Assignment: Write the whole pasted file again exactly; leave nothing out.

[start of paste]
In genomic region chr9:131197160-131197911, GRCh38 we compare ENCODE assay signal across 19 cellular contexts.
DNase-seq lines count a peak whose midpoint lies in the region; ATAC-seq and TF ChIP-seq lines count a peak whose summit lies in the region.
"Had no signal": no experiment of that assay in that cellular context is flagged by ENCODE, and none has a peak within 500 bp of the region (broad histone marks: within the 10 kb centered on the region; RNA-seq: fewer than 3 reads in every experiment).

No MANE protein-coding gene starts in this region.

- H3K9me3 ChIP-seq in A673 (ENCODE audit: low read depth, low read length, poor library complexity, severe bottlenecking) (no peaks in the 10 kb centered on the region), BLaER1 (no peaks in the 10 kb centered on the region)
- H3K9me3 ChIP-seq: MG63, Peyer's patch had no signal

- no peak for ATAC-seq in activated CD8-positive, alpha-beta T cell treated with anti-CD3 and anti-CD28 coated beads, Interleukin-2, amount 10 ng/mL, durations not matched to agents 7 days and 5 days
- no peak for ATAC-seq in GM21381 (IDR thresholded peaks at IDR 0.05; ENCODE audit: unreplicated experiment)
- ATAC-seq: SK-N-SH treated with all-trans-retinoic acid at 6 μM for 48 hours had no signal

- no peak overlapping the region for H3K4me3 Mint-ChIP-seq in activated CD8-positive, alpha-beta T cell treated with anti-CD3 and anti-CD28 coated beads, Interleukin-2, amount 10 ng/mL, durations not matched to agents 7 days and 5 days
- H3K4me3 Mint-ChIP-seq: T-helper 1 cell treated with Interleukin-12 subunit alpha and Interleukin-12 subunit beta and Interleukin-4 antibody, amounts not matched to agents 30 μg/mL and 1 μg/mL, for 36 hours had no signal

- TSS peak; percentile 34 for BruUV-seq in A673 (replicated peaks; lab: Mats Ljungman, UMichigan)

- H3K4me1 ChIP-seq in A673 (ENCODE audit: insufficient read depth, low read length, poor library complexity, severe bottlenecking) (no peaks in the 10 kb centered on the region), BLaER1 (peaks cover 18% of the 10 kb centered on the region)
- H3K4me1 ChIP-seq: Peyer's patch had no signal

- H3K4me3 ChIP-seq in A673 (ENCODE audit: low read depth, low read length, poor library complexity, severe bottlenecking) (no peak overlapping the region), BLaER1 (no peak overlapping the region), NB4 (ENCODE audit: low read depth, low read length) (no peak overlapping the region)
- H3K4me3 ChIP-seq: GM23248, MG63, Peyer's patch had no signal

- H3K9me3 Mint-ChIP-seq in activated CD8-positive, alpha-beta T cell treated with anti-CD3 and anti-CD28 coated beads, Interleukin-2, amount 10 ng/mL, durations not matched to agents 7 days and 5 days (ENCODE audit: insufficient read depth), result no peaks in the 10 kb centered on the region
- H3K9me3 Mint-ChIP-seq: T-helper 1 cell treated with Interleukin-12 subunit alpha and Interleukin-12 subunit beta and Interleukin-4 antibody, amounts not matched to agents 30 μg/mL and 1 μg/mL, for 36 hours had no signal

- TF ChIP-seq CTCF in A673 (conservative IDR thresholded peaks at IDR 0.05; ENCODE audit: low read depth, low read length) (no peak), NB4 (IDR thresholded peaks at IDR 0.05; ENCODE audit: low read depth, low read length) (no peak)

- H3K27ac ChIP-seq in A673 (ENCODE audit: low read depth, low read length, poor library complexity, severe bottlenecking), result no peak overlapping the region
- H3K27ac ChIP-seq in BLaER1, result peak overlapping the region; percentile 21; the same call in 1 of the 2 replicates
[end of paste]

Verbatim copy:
In genomic region chr9:131197160-131197911, GRCh38 we compare ENCODE assay signal across 19 cellular contexts.
DNase-seq lines count a peak whose midpoint lies in the region; ATAC-seq and TF ChIP-seq lines count a peak whose summit lies in the region.
"Had no signal": no experiment of that assay in that cellular context is flagged by ENCODE, and none has a peak within 500 bp of the region (broad histone marks: within the 10 kb centered on the region; RNA-seq: fewer than 3 reads in every experiment).

No MANE protein-coding gene starts in this region.

- H3K9me3 ChIP-seq in A673 (ENCODE audit: low read depth, low read length, poor library complexity, severe bottlenecking) (no peaks in the 10 kb centered on the region), BLaER1 (no peaks in the 10 kb centered on the region)
- H3K9me3 ChIP-seq: MG63, Peyer's patch had no signal

- no peak for ATAC-seq in activated CD8-positive, alpha-beta T cell treated with anti-CD3 and anti-CD28 coated beads, Interleukin-2, amount 10 ng/mL, durations not matched to agents 7 days and 5 days
- no peak for ATAC-seq in GM21381 (IDR thresholded peaks at IDR 0.05; ENCODE audit: unreplicated experiment)
- ATAC-seq: SK-N-SH treated with all-trans-retinoic acid at 6 μM for 48 hours had no signal

- no peak overlapping the region for H3K4me3 Mint-ChIP-seq in activated CD8-positive, alpha-beta T cell treated with anti-CD3 and anti-CD28 coated beads, Interleukin-2, amount 10 ng/mL, durations not matched to agents 7 days and 5 days
- H3K4me3 Mint-ChIP-seq: T-helper 1 cell treated with Interleukin-12 subunit alpha and Interleukin-12 subunit beta and Interleukin-4 antibody, amounts not matched to agents 30 μg/mL and 1 μg/mL, for 36 hours had no signal

- TSS peak; percentile 34 for BruUV-seq in A673 (replicated peaks; lab: Mats Ljungman, UMichigan)

- H3K4me1 ChIP-seq in A673 (ENCODE audit: insufficient read depth, low read length, poor library complexity, severe bottlenecking) (no peaks in the 10 kb centered on the region), BLaER1 (peaks cover 18% of the 10 kb centered on the region)
- H3K4me1 ChIP-seq: Peyer's patch had no signal

- H3K4me3 ChIP-seq in A673 (ENCODE audit: low read depth, low read length, poor library complexity, severe bottlenecking) (no peak overlapping the region), BLaER1 (no peak overlapping the region), NB4 (ENCODE audit: low read depth, low read length) (no peak overlapping the region)
- H3K4me3 ChIP-seq: GM23248, MG63, Peyer's patch had no signal

- H3K9me3 Mint-ChIP-seq in activated CD8-positive, alpha-beta T cell treated with anti-CD3 and anti-CD28 coated beads, Interleukin-2, amount 10 ng/mL, durations not matched to agents 7 days and 5 days (ENCODE audit: insufficient read depth), result no peaks in the 10 kb centered on the region
- H3K9me3 Mint-ChIP-seq: T-helper 1 cell treated with Interleukin-12 subunit alpha and Interleukin-12 subunit beta and Interleukin-4 antibody, amounts not matched to agents 30 μg/mL and 1 μg/mL, for 36 hours had no signal

- TF ChIP-seq CTCF in A673 (conservative IDR thresholded peaks at IDR 0.05; ENCODE audit: low read depth, low read length) (no peak), NB4 (IDR thresholded peaks at IDR 0.05; ENCODE audit: low read depth, low read length) (no peak)

- H3K27ac ChIP-seq in A673 (ENCODE audit: low read depth, low read length, poor library complexity, severe bottlenecking), result no peak overlapping the region
- H3K27ac ChIP-seq in BLaER1, result peak overlapping the region; percentile 21; the same call in 1 of the 2 replicates